Margarita López-Uribe at Penn State | 2/7/2019 | via Science Daily
The abilities of various bee species to disperse influences the pattern of their population’s genetic structure, which, in turn, can constrain how they respond to environmental change, as reported by an international team of researchers.
“Bees are declining around the world, which is a problem because these pollinators are critically important, both ecologically and economically,” said Margarita López-Uribe, assistant professor of entomology, Penn State. “Our study has major implications for bee species conservation. For example, the ability of a species to disperse farther can enable that species to move to suitable areas under scenarios of climate change.”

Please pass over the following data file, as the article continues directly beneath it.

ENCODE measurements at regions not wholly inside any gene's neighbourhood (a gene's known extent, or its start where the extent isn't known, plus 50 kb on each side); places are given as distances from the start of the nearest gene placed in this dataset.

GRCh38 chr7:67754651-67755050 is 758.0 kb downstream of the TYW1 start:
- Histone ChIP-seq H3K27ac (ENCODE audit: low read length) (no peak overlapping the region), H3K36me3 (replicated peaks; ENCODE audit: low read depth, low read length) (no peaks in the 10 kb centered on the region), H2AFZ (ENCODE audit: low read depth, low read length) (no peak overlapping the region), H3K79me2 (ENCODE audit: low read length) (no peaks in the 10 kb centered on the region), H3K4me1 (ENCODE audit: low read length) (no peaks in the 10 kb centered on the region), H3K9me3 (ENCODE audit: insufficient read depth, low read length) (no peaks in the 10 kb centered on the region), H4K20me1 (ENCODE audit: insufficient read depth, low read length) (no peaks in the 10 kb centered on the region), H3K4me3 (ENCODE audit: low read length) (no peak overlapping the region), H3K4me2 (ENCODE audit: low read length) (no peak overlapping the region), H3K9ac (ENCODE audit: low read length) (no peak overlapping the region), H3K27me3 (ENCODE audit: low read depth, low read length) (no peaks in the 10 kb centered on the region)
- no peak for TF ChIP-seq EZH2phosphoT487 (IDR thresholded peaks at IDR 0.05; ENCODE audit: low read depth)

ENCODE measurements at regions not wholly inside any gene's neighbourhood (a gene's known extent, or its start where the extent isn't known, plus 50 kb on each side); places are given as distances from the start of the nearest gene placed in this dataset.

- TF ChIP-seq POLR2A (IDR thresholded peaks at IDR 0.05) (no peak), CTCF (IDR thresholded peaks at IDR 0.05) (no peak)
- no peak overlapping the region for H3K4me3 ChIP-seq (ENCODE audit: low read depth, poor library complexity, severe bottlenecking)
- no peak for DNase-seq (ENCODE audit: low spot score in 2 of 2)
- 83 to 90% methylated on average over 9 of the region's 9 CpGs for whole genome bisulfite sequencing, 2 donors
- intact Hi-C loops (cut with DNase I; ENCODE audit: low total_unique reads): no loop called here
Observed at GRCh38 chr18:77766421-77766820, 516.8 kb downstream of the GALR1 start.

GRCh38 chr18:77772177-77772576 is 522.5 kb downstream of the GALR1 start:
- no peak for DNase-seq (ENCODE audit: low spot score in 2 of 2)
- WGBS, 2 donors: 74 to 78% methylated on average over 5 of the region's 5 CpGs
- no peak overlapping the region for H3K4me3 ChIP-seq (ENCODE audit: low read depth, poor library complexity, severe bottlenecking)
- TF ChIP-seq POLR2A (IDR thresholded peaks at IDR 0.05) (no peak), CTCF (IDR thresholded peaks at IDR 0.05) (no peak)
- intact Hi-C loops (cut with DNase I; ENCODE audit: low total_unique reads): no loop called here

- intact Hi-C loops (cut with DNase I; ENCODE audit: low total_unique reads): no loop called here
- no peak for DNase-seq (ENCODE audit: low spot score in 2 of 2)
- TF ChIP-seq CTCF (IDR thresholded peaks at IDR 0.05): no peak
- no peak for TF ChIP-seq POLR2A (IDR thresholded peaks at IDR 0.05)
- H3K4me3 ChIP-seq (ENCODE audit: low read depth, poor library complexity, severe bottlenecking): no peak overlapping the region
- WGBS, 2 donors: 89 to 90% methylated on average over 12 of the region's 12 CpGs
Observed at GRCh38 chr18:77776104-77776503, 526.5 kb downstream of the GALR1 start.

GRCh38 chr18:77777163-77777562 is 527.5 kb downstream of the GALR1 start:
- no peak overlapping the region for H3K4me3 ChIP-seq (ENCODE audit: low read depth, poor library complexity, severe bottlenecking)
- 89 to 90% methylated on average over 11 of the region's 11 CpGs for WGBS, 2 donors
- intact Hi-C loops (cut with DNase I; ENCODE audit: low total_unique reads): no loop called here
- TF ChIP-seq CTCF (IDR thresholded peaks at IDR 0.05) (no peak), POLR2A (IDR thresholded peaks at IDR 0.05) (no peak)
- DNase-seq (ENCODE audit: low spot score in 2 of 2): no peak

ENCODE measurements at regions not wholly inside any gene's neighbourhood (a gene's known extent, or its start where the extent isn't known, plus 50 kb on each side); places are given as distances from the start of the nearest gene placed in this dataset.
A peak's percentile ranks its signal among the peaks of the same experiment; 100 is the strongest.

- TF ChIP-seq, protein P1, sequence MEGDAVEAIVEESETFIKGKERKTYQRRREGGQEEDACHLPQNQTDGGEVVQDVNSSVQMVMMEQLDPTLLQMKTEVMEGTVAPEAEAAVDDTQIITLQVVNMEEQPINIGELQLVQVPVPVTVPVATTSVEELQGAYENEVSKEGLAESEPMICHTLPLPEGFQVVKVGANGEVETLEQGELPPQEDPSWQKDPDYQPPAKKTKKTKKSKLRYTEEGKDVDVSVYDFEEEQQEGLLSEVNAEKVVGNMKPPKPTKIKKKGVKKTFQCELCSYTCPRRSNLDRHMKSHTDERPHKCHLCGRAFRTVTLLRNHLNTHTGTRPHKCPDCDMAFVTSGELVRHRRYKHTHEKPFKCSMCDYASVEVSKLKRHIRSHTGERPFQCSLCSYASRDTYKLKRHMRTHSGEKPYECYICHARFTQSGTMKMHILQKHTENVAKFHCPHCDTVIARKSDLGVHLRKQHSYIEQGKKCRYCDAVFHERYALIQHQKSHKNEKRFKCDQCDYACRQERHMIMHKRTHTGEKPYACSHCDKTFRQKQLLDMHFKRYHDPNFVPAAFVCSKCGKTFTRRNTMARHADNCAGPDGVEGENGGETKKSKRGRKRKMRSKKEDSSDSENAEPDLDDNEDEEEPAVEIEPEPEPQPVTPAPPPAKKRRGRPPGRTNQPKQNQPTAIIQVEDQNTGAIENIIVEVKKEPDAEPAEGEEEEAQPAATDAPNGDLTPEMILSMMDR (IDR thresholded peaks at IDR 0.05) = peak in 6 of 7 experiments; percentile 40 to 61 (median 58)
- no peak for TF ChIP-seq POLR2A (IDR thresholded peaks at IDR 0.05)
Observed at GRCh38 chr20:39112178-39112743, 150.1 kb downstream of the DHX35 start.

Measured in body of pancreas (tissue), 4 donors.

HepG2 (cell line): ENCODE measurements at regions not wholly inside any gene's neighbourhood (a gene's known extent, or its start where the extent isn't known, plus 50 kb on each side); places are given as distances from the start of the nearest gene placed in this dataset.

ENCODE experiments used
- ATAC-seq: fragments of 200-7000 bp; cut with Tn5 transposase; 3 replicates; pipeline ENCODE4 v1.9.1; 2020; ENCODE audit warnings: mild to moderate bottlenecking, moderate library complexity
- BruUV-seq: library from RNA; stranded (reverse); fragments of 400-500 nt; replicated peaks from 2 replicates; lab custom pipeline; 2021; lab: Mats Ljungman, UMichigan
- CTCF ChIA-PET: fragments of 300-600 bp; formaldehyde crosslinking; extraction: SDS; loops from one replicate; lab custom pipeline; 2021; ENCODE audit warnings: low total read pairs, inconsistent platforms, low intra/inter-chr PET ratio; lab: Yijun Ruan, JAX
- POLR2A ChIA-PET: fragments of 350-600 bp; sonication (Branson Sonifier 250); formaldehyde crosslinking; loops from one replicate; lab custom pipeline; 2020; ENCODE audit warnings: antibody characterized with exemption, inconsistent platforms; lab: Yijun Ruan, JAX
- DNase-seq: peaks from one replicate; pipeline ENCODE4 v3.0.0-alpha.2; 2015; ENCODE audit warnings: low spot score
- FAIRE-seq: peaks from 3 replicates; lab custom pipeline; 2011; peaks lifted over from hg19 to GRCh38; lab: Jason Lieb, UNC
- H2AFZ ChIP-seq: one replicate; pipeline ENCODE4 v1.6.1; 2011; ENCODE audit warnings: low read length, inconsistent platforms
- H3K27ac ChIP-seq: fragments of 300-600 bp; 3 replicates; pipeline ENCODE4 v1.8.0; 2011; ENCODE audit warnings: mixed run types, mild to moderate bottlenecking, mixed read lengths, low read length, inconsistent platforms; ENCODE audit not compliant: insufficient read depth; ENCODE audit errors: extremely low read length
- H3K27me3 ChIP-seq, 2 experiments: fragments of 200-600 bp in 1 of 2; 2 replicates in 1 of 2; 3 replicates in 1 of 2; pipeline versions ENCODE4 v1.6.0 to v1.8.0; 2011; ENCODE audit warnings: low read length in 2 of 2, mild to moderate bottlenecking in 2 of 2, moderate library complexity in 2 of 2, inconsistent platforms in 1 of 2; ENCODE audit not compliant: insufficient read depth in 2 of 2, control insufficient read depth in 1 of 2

The team reviewed all pre-existing studies that had measured bee population genetic structure. The researchers related this population genetic structure to the bees’ body size with a goal of determining whether this relationship would provide an indication of how susceptible bees are to barriers to their movement, such as the destruction of habitat due to deforestation or urbanization.
The team’s results appear online in February in Molecular Ecology.